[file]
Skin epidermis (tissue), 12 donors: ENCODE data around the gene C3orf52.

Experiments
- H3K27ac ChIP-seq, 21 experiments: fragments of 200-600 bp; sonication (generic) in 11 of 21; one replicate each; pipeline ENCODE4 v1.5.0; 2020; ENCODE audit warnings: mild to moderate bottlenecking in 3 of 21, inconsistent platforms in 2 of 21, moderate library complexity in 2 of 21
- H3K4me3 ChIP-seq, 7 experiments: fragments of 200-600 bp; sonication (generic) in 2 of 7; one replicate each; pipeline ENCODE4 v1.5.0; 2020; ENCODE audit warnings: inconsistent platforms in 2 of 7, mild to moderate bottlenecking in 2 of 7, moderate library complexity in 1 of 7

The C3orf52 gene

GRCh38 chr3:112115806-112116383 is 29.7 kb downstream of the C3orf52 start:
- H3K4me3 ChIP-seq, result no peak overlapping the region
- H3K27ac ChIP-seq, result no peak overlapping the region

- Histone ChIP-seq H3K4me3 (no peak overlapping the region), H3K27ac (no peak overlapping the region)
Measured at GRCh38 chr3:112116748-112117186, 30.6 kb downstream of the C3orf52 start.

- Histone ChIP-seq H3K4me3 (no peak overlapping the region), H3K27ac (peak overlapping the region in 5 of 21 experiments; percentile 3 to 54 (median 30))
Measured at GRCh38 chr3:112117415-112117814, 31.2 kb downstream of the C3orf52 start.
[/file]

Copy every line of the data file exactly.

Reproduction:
Skin epidermis (tissue), 12 donors: ENCODE data around the gene C3orf52.

Experiments
- H3K27ac ChIP-seq, 21 experiments: fragments of 200-600 bp; sonication (generic) in 11 of 21; one replicate each; pipeline ENCODE4 v1.5.0; 2020; ENCODE audit warnings: mild to moderate bottlenecking in 3 of 21, inconsistent platforms in 2 of 21, moderate library complexity in 2 of 21
- H3K4me3 ChIP-seq, 7 experiments: fragments of 200-600 bp; sonication (generic) in 2 of 7; one replicate each; pipeline ENCODE4 v1.5.0; 2020; ENCODE audit warnings: inconsistent platforms in 2 of 7, mild to moderate bottlenecking in 2 of 7, moderate library complexity in 1 of 7

The C3orf52 gene

GRCh38 chr3:112115806-112116383 is 29.7 kb downstream of the C3orf52 start:
- H3K4me3 ChIP-seq, result no peak overlapping the region
- H3K27ac ChIP-seq, result no peak overlapping the region

- Histone ChIP-seq H3K4me3 (no peak overlapping the region), H3K27ac (no peak overlapping the region)
Measured at GRCh38 chr3:112116748-112117186, 30.6 kb downstream of the C3orf52 start.

- Histone ChIP-seq H3K4me3 (no peak overlapping the region), H3K27ac (peak overlapping the region in 5 of 21 experiments; percentile 3 to 54 (median 30))
Measured at GRCh38 chr3:112117415-112117814, 31.2 kb downstream of the C3orf52 start.